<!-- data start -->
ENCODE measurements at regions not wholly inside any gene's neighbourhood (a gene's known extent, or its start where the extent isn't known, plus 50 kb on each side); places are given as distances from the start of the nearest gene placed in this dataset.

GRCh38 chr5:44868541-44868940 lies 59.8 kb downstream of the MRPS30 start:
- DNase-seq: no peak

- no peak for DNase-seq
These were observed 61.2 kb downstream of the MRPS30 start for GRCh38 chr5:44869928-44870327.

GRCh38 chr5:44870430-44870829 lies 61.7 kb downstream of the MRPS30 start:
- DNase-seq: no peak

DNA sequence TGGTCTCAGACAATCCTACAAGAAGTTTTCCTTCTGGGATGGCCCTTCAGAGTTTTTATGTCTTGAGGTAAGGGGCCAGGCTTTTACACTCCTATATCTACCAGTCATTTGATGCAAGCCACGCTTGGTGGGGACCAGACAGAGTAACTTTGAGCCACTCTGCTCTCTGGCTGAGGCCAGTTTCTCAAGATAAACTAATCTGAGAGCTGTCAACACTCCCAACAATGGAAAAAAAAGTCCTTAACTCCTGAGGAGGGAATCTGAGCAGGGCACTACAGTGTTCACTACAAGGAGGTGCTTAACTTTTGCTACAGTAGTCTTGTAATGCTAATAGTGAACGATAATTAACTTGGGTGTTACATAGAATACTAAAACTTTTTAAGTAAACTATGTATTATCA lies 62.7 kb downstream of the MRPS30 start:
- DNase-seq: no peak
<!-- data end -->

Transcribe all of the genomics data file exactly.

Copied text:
ENCODE measurements at regions not wholly inside any gene's neighbourhood (a gene's known extent, or its start where the extent isn't known, plus 50 kb on each side); places are given as distances from the start of the nearest gene placed in this dataset.

GRCh38 chr5:44868541-44868940 lies 59.8 kb downstream of the MRPS30 start:
- DNase-seq: no peak

- no peak for DNase-seq
These were observed 61.2 kb downstream of the MRPS30 start for GRCh38 chr5:44869928-44870327.

GRCh38 chr5:44870430-44870829 lies 61.7 kb downstream of the MRPS30 start:
- DNase-seq: no peak

DNA sequence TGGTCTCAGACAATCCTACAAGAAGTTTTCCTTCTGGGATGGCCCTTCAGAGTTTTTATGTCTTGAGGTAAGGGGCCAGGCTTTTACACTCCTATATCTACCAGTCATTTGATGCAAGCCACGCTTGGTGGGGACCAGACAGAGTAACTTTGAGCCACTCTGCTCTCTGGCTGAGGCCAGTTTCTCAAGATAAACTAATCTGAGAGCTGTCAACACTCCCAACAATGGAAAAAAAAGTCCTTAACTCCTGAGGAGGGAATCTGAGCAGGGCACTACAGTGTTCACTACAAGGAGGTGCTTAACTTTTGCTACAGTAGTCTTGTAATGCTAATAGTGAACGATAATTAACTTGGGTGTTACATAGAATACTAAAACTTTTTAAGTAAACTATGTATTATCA lies 62.7 kb downstream of the MRPS30 start:
- DNase-seq: no peak